A4. Developing vaccines and drugs are a challenge - scientists all over the world are still trying to learn the basic biological principles that make them work. Making safe and effective vaccines and drugs as countermeasures for different microorganisms is highly empirical. Vaccine and drug development is also a high-risk, high-cost venture, with most vaccines and drugs failing in human clinical trials. As such, there is a requirement for continued technology development to provide a robust pipeline of new technologies and materials to replace those that have failed.
Q5. Why can't these products be developed faster?
A5. Besides the technical issues, major constraints on making vaccines are the high costs of development and the need to conduct human clinical trials in a safe and acceptable way. The ability to move forward in clinical testing is dependent on demonstrating that the vaccine/drug is safe in both short- and long-term studies. Conducting trials also is impacted by the ability to recruit subjects into the trials and to complete the studies. Compiling, verifying, and analyzing clinical trial results require considerable time. The next required clinical trial is often dependent on completing a previous trial that may take 1 to 4 years to complete, and FDA licensure often takes many months of evaluation after trials are completed.
Q6. What roles do the FDA and EPA play in medical product development?
A6. Therapeutics, vaccines, diagnostic devices (FDA), and certain other products such as insect repellents (EPA) are, by law, regulated by the U.S. government to ensure the products are safe and effective. Safety concerns are the primary driver for the guidelines and processes in place to ensure individuals and the environment are not harmed by the products being developed and marketed. In recent years, the level and complexity of regulatory oversight have increased significantly, resulting in longer development times.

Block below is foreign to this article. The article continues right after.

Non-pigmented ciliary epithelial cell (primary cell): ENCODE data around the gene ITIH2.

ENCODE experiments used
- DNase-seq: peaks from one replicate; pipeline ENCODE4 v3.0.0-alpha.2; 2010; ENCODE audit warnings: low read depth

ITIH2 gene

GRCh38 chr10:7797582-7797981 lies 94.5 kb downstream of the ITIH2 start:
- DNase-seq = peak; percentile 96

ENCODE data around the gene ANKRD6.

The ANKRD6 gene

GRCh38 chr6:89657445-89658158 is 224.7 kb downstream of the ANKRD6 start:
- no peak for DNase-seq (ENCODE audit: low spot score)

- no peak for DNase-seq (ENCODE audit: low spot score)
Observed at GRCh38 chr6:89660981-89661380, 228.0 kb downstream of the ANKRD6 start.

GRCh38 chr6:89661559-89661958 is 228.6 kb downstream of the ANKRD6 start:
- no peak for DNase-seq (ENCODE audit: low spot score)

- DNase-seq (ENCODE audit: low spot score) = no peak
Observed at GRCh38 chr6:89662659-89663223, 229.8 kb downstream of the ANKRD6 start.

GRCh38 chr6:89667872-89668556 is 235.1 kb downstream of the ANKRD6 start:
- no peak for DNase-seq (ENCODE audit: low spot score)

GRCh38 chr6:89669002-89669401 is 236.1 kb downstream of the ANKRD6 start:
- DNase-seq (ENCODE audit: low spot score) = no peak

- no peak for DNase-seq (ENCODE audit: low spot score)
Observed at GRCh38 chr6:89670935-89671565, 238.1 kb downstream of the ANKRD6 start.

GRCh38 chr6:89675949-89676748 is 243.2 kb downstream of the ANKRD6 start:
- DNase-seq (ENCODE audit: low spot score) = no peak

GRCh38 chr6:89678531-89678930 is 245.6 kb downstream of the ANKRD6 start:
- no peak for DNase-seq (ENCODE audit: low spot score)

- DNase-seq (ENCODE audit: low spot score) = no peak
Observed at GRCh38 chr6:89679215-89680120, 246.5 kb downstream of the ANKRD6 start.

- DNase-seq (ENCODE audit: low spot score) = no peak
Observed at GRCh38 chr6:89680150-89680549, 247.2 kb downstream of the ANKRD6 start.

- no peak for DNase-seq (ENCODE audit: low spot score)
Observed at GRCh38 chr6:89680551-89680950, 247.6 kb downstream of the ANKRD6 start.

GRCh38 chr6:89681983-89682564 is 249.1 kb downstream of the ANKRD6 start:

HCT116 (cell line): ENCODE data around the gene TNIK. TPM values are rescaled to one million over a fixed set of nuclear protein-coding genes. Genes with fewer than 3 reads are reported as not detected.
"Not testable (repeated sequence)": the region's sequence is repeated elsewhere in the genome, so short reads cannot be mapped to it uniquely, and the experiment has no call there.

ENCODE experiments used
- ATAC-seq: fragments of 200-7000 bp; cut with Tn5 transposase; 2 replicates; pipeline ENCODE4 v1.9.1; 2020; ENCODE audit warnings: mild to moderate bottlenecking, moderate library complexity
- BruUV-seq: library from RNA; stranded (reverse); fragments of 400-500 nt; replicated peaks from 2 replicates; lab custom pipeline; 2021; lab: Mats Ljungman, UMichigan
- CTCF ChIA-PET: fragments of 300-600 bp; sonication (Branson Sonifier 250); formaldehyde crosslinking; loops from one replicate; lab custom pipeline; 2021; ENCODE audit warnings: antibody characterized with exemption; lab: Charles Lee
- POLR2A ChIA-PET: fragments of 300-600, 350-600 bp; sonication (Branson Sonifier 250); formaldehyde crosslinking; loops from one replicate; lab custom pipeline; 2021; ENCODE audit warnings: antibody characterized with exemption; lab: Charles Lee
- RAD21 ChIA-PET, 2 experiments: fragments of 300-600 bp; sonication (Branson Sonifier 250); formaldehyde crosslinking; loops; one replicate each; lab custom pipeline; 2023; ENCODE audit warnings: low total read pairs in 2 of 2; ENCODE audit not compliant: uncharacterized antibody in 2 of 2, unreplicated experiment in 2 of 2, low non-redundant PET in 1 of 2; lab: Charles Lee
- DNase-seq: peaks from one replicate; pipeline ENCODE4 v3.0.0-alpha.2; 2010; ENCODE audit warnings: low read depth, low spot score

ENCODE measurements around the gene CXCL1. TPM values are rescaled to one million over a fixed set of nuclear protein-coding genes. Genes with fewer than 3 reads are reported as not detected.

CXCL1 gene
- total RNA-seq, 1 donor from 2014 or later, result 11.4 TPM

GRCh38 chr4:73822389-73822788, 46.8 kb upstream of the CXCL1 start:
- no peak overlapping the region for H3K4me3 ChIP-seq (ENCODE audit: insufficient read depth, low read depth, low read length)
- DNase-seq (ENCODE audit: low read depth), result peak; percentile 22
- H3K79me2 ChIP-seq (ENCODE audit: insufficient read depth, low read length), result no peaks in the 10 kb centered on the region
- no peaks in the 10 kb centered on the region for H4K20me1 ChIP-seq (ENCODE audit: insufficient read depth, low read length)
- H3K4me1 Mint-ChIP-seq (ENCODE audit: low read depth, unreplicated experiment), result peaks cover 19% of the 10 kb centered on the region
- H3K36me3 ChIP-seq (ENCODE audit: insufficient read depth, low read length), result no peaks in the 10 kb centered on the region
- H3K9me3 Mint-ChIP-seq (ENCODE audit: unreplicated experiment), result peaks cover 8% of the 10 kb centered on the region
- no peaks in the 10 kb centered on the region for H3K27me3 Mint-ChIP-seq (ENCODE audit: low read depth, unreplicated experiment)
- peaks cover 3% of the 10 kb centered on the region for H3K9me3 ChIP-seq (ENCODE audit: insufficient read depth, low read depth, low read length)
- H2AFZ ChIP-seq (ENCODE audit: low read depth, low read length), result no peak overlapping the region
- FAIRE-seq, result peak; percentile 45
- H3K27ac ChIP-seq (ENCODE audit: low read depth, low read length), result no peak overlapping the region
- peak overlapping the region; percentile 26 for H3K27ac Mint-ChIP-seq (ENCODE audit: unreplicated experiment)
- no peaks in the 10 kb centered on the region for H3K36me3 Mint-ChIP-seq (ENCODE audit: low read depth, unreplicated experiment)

Q7. How helpful are the FDA and EPA?
A7. The FDA and EPA processes allow for open discussion between product developers and regulatory staffs. However, due diligence by the agencies is the primary concern, and any concerns for safety or effectiveness can result in programs being justifiably slowed or stopped until these concerns are eliminated.
Q8. Why does MIDRP have an HIV program?
A8. Congress started the DoD HIV program in 1985. At the time, the impact of HIV on the military was unclear, and with the DoD's history as a vaccine developer, Congress hoped to provide a mechanism to test HIV vaccines within the context of the DoD laboratories. This effort is now being conducted in a partnership with the National Institute of Allergy and Infectious Diseases.
Q9. With many others funding research in these areas, why does the DoD need to conduct this type of research?
A9. As indicated previously, the DoD must protect its forces from diseases that may impact the ability to complete missions. This does not necessarily align with the needs of the public health community where most efforts are directed at reducing mortality rates. For example, the international malaria effort is dedicated to preventing death in children in endemic areas so that they can acquire immunity and lead more productive lives, whereas the U.S. military's goal is to prevent troops from becoming ill. These are very different efforts requiring different technologies.
Q10. What are the contributions of MIDRP?
A10. MIDRP makes contributions in four main areas:
Q11. Why does MIDRP have an anti-diarrhea program?
A11. Diarrhea continues to be a major problem for deployed personnel. It can cause serious dehydration and crippling disease, which impacts mission accomplishment. Some affected troops are placed on restricted duty or hospitalized for treatment. Historically, some diarrhea outbreaks have resulted in entire units becoming nonoperational.
Q12. What are the program's interactions with outside research efforts/outside funding organizations?
A12. MIDRP has many successful governmental and commercial partnerships such as CRADAs, the Small Business Innovation Research Program, Congressional Special Interest-appropriated funding, and Interagency Agreements. Critical to the development of any vaccine or therapeutic is the involvement of a commercial partner that has the ability to manufacture and market medical products to those who need them. The high cost of product development usually can only be recovered and the product sustained by having a commercial market for the product. In addition, the basic research and concept development for new products involve both academic and governmental research organizations that are critical for intellectual input and for providing critical research capabilities not always available at military laboratories.
Q13. Where can I learn more about MIDRP?
A13. Additional information about MIDRP can be found at https://midrp.amedd.army.mil/.